August 8, 2012

KP's not bigger than England, but he's the biggest thing in the team

Take away the saga-meister and what do Flower and Co have left?

In recent months, ESPNcricinfo has provided us with some compelling video footage. But the highlights of Monday's post-Test grilling with Kevin Pietersen were a bit of a disappointment. Actually, grilling doesn't really describe it. It was more like watching a group of chimpanzees with sticks repeatedly hitting a rock in the hope that it might turn into a banana.

"I know you said you aren't going to talk about it, Kevin, but could you just put it into words for us, the thing that you said you aren't going to talk about."

"I'm not going to talk about it."

"Kevin, it's Dwayne here, from the Daily Drivel, my readers are anxious to know about the thing you're not going to talk about, so can you relate it to us orally?"

"I'm not going to talk about it."

"Is it true that there's something you would like to talk about, but that you aren't prepared to discuss it verbally?"

"I'm not going to talk about it."

And so on. It was like a slow-motion replay of a police interview conducted by slightly dim detectives on their first day of active duty. If the new film version of the Sweeney is anything like this, I'll be walking out and taking my popcorn with me. Had the assembled gentleman of the press been permitted to hold KP for questioning for the rest of the month, I doubt they'd get him to crack. Of course, that won't stop them from pressing charges.

Top of the chargesheet seems to be "Conspiracy to earn a living". The ECB are playing hardball but they don't seem to realise that the bases are loaded and they're 10-0 down at the bottom of the eighth. The day is fast approaching when central contracts will be for rookies and second-raters. The world's best players will decide when they're available. It's already happening in the West Indies and New Zealand, and when Andy Flower has had enough and England's Test ranking begins to slide back to earth like the exhausted winner of a 24-hour greasy-pole-climbing competition, it will happen here too.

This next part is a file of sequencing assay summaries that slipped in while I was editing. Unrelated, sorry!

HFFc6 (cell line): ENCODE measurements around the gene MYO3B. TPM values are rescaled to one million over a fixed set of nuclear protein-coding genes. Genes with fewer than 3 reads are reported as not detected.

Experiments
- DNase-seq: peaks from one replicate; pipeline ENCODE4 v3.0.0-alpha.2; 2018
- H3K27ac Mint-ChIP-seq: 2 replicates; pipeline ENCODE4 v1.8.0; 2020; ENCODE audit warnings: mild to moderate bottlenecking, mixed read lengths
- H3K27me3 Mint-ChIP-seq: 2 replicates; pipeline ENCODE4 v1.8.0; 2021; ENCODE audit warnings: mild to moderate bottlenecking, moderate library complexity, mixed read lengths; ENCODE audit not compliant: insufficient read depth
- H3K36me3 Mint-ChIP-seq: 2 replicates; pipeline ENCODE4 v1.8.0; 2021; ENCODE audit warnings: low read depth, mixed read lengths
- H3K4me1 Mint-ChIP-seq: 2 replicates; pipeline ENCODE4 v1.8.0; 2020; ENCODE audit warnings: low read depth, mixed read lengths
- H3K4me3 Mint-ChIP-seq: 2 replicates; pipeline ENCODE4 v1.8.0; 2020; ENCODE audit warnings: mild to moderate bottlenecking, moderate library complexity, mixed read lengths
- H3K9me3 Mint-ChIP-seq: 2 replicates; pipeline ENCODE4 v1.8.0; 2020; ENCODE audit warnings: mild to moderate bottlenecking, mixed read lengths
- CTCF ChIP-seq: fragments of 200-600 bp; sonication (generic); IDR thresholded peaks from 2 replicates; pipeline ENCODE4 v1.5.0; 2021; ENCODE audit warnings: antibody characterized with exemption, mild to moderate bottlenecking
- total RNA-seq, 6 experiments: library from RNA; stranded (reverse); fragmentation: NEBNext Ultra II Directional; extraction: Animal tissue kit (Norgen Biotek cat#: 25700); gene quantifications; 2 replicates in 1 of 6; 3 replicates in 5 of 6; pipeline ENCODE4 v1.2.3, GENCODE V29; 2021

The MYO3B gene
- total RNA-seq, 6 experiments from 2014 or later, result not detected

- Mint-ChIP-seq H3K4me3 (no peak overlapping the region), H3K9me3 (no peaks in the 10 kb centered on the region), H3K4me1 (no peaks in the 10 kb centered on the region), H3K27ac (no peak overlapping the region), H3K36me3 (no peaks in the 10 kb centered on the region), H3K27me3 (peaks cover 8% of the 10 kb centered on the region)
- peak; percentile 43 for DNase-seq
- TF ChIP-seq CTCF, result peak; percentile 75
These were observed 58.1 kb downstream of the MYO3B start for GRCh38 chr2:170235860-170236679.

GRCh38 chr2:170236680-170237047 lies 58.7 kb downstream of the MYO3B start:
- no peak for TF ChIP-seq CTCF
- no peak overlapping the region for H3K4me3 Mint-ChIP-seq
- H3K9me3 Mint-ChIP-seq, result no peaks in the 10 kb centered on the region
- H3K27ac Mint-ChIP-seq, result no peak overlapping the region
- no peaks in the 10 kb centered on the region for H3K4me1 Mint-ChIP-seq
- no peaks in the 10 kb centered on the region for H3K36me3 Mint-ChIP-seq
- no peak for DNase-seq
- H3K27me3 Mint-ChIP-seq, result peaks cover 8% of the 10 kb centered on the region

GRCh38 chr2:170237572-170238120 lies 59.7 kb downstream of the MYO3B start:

The other offence to be taken into consideration is "aggravating egotism". Alec Stewart, who keeps a supply of clichés by his telephone specifically for occasions like these, has informed the BBC that KP is not, and I quote, "bigger than the team". Like all clichés, this contains some truth. The combined body-mass index of Stuart Broad and Steven Finn alone would tip the scales against KP without the need to pile Tim Bresnan on top.

And even if you only take it a little bit literally, it's still true. Team England would be perfectly capable of fulfilling their Test fixtures without KP, whilst Team KP would find itself slightly outnumbered (although opening the bowling and the batting would no doubt appeal to him).

But that isn't the point. KP isn't bigger than the England team. But he is the biggest thing in the England team. Without him, what have you got? A couple of dour grinders, a bit of useful swishing from Prior, some steady seam bowling, and Swann, assuming that his arm still works after the surgeons have finished poking about in it.

There is no one in the England team, nor in the sleepy English counties, nor for that matter in Ireland, Scotland, Wales, the Falklands, British Antarctica or the Pitcairn Islands, who could have scored the century that KP scored at Headingley, in the manner that he did, at the time that he did it. He is the leading man in a team full of supporting actors and extras. Despite what some journalists seem to think, England 2012 are not like Australia 2000. There is not a queue of Pietersens waiting for their chance, just a collection of Has-beens, Never-will-bes and Maybes. Can they really afford to let him walk?

Andrew Hughes is a writer currently based in England